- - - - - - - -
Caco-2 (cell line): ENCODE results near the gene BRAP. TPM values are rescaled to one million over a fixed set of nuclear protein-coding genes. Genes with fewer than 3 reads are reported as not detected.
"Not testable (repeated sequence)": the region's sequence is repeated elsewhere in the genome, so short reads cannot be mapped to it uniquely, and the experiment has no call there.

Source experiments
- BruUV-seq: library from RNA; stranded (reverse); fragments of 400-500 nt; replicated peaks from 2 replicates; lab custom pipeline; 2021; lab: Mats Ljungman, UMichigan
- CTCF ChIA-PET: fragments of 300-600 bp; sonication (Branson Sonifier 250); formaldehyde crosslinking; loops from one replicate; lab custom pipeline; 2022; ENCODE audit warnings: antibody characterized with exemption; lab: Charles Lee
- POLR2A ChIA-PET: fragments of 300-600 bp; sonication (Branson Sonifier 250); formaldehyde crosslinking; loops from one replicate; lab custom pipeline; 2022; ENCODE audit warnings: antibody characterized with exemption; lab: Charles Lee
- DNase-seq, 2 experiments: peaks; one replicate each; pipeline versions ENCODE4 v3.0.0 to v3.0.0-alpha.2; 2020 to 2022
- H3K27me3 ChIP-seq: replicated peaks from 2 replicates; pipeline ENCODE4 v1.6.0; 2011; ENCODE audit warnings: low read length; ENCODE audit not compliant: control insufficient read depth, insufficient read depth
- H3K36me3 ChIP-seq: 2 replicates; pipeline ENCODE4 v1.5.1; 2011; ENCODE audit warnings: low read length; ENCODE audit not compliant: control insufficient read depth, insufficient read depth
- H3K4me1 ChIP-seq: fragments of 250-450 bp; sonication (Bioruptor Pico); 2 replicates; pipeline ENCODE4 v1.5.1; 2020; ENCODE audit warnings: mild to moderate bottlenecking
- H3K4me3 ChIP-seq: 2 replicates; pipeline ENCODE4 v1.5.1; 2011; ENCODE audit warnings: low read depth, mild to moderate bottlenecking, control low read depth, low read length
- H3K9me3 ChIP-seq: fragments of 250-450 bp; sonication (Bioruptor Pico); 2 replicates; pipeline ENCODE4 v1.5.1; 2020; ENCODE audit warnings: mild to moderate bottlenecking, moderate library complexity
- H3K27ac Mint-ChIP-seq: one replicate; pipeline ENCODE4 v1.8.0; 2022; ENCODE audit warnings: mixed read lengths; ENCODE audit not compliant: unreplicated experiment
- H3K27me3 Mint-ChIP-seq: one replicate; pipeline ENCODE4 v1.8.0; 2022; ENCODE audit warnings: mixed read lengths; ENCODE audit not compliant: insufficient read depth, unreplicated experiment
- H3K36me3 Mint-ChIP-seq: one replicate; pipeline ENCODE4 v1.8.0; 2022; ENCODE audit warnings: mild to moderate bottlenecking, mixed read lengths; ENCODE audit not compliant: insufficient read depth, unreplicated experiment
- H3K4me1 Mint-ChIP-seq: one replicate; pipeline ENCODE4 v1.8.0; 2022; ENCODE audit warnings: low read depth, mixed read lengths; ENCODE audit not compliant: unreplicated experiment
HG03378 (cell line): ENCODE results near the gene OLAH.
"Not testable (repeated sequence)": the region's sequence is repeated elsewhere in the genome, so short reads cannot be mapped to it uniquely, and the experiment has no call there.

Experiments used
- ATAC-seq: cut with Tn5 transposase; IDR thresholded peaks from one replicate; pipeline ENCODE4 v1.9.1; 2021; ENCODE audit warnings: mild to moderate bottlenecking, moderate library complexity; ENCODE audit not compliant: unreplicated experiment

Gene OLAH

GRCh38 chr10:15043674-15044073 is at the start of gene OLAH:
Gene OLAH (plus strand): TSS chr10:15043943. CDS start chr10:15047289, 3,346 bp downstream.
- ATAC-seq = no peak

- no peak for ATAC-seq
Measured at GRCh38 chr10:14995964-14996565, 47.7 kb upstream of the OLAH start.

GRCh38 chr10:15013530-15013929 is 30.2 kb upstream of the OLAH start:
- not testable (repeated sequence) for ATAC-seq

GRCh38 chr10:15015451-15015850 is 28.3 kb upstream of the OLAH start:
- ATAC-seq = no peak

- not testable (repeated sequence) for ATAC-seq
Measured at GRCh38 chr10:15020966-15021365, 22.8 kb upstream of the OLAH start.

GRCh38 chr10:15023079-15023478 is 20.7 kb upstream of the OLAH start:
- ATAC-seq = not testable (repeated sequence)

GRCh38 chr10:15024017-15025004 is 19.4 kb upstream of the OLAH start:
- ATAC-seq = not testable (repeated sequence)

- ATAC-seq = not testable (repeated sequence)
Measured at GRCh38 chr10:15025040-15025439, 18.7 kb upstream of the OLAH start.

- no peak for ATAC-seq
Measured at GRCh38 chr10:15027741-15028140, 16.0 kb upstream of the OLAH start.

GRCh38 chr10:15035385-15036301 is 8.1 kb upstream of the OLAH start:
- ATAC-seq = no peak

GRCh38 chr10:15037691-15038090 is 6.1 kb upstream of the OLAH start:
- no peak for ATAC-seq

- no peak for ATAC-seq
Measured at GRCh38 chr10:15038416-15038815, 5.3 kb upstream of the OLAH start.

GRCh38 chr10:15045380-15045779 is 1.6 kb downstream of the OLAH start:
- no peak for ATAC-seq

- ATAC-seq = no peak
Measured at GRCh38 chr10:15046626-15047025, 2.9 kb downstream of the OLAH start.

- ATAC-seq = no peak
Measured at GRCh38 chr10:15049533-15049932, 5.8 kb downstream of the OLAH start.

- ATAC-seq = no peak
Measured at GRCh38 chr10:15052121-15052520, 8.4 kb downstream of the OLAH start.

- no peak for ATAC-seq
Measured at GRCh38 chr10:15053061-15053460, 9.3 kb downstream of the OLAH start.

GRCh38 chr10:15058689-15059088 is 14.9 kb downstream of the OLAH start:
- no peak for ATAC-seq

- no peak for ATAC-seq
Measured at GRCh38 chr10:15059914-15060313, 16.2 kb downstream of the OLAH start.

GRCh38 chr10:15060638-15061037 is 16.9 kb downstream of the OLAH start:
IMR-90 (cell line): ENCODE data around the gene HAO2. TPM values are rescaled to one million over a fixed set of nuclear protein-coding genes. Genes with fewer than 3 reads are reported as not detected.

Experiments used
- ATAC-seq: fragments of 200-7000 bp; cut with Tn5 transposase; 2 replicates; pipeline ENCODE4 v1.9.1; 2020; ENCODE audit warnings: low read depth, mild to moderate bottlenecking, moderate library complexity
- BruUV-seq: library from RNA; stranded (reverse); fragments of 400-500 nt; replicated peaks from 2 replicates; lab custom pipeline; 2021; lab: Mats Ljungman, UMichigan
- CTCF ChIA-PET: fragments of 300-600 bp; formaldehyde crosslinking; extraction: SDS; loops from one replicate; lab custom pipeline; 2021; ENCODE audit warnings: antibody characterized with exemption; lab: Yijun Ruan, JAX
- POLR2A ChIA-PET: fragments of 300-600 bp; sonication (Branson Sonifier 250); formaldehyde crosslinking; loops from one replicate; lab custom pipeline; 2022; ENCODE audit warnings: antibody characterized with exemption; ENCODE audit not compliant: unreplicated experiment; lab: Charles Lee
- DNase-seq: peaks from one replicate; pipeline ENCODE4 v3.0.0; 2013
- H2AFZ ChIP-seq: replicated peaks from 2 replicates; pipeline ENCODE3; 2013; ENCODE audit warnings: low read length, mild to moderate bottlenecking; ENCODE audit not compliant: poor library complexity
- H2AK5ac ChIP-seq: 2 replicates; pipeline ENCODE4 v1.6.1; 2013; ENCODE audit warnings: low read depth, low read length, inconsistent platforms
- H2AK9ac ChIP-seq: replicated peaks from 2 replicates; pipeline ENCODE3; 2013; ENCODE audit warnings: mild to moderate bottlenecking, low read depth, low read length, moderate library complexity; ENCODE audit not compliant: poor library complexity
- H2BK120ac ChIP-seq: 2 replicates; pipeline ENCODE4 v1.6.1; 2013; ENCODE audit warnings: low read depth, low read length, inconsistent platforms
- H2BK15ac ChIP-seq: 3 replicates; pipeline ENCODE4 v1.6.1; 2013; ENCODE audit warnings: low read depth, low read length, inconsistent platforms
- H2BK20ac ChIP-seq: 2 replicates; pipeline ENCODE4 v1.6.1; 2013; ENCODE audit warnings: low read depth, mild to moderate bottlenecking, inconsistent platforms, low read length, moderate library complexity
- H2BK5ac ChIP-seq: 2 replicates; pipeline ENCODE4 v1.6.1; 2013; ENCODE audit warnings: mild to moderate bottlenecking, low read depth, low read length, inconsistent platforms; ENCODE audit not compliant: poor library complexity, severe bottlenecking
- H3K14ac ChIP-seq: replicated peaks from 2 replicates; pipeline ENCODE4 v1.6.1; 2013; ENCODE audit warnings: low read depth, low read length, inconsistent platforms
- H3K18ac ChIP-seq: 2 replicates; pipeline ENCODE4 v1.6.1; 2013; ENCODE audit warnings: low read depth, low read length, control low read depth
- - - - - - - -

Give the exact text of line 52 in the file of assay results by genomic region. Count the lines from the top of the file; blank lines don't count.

Measured at GRCh38 chr10:15049533-15049932, 5.8 kb downstream of the OLAH start.